Flipping an ODI model to a different technology and kicking the interfaces

One of my recent ODI projects is a relatively complex transformation job. I am effectively building up a master/detail set of records from a single table. The single table isn’t really a single table in the source, it’s multiple tables. Within ODI I make several passes on it, dialing in the fields with interfaces and procedures. I opted to use the in-memory engine (MEMORY_ENGINE) because I thought the architecture would be a little cleaner, and the amounts of data being pushed through are not huge.

Everything was fine, until I hit a legitimate ODI bug. I actually found a relevant case in Oracle support for it: ODI-1228 “statement is not in batch mode”. There was even a patch! Unfortunately, the patch required a version of ODI higher than what I had available. So on a tight deadline my choices were to push through an ODI upgrade or to find some workaround.

I decided to see if I had a low-cost option of switching from using the memory engine to just using an Oracle schema as a stage (note that the package and interfaces themselves are all just moving data between various Oracle servers, nothing Hyperion related even). So I went into my model for the staging table that I was using, and just switched it from the In-memory Engine to Oracle (using the drop down). No complaints from ODI there.

Next I went into one of the interfaces that was previously setup to have source/staging/target in terms of its whole process. I went straight to the Flow tab but had some issues and fun little NullPointerException errors which is always a fun time. The thing is, I changed a technology on a model being used in various interfaces but it’s not like any part of ODI went into those interfaces to say “Hey, this changed…” – in fact, when you change the technology of a model, ODI helpfully and plainly just says “Hey, this is likely to break stuff. Proceed at your own risk… THAR BE DRAGONS.” Or something like that.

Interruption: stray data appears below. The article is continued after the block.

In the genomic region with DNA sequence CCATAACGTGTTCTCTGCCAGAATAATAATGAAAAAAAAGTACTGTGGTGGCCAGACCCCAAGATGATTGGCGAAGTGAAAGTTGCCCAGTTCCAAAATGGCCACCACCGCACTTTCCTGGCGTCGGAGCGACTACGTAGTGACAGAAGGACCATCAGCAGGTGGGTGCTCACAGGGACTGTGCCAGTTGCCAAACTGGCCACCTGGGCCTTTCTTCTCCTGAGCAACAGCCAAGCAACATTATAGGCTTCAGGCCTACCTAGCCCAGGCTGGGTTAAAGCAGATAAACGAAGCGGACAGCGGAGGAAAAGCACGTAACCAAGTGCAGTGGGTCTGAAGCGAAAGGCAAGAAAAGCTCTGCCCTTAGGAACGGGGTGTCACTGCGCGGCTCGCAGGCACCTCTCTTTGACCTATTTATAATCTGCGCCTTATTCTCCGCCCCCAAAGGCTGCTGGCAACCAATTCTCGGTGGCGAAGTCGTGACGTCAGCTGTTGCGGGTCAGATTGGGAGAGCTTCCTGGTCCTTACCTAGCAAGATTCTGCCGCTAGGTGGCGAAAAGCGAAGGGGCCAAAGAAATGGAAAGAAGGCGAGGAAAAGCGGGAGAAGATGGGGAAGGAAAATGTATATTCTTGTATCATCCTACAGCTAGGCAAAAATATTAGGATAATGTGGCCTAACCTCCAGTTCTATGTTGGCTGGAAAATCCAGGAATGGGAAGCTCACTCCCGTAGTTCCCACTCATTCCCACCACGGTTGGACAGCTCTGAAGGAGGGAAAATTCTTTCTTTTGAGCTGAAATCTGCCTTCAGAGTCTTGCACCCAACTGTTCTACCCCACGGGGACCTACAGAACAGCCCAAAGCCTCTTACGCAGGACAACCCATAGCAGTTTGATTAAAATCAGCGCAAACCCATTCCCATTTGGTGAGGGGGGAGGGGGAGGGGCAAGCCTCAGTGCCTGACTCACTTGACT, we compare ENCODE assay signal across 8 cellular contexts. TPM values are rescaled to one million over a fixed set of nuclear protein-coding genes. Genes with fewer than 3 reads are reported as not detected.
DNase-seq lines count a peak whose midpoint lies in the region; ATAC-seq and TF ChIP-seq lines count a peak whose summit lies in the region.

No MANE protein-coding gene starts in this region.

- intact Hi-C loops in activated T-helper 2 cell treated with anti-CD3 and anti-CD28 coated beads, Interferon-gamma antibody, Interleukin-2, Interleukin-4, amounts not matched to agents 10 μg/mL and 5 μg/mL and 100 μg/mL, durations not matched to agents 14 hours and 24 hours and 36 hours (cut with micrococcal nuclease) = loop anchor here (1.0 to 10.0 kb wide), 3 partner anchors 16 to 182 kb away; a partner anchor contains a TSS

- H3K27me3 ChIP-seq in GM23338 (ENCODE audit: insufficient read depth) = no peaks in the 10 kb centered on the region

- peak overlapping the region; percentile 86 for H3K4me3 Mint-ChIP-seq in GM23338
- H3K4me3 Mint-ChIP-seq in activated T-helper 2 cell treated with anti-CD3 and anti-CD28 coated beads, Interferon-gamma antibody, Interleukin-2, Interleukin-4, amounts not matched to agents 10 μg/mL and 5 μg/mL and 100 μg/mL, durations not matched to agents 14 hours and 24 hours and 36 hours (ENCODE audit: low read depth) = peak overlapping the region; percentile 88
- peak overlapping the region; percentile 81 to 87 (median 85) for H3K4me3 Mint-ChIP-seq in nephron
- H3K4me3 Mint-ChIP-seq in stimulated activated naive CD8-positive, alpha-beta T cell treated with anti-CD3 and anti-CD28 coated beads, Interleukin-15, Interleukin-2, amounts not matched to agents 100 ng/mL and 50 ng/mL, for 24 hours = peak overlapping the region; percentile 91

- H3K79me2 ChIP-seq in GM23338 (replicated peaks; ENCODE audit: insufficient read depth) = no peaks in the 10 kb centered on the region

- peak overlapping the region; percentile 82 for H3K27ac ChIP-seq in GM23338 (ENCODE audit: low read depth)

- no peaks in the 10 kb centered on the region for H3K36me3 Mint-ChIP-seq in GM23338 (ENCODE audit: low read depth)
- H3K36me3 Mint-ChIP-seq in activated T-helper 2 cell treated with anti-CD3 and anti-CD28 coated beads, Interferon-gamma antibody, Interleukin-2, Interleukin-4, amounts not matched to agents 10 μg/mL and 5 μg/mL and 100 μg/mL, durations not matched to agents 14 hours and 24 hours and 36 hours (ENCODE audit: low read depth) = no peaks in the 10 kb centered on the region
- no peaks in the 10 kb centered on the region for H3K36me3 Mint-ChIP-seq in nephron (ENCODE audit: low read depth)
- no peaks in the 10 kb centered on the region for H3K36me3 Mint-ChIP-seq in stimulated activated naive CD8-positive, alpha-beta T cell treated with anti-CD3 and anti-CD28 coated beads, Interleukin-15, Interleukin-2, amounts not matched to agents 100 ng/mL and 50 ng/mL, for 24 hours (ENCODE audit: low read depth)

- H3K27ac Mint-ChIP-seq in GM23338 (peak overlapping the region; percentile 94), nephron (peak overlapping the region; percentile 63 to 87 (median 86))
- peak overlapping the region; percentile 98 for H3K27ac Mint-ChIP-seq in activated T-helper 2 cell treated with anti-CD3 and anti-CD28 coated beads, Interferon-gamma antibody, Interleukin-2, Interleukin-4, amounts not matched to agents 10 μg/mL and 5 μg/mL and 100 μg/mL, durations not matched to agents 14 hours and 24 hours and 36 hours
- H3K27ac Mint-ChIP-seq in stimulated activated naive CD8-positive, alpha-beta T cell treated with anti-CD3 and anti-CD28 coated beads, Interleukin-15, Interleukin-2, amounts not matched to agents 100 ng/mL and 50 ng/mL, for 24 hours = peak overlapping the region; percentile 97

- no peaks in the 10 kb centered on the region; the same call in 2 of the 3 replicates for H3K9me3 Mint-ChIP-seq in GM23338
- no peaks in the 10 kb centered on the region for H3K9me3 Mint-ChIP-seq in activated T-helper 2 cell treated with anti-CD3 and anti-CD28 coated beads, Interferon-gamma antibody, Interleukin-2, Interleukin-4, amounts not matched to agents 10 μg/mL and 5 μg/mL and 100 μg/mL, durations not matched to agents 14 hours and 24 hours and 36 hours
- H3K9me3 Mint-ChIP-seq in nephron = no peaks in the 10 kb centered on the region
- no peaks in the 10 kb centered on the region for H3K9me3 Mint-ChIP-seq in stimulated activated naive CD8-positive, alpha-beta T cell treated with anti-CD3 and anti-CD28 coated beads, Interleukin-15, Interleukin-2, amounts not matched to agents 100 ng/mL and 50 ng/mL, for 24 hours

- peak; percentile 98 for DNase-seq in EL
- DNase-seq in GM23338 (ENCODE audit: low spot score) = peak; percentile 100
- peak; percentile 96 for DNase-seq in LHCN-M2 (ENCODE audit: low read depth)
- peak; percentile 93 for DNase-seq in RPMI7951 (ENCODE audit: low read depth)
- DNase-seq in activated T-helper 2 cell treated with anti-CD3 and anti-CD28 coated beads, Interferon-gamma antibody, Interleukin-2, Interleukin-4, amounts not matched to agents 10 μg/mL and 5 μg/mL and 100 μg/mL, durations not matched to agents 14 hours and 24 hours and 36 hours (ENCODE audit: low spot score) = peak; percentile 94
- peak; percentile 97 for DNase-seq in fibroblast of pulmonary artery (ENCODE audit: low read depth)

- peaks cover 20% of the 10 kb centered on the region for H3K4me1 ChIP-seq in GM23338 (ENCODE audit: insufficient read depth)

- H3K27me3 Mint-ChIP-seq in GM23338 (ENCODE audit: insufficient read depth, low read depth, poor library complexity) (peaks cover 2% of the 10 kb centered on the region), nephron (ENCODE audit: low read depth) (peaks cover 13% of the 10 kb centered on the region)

Anyway, I found that I could sort of ‘kick’ the interface when I opened it, by checking the “Staging Area Other Than Target” option, then turning it off again (it was off in most of my interfaces). This forced the interface to sort of recalculate and reset the flow, which took into account the updated technology of the model. There might be a better way to do this rather than this “fuzzy” method, but it worked and I didn’t have to redo the plethora of interfaces in this package.

Hopefully this helps someone else out someday!

Remote server automation with MaxL

Did you know that you don’t have to run your MaxL automation on the Essbase server itself?  Of course, there is nothing wrong with running your Essbase automation on the server: network delays are less of a concern, it’s one less server to worry about, and in many ways, it’s just simpler.  But perhaps you have a bunch of functionality you want to leave on a Windows server and have it run against your shiny new AIX server, or you just want all of the automation on one machine.  In either case, it’s not too difficult to setup, you just have to know what to look out for.

If you’re used to writing MaxL automation that runs on the server, there are a few things you need to look out for in order to make your automation more location-agnostic.  It is possible to specify the locations of rules, reports, and data files all using either a server-context or a client-context.  For example, your original automation may have referred to absolute file paths that are only valid if you are on the server.  If the automation is running on a different machine then it’s likely that those paths are no longer valid.  You can generally adjust the syntax to explicitly refer to files that are local versus files that are remote.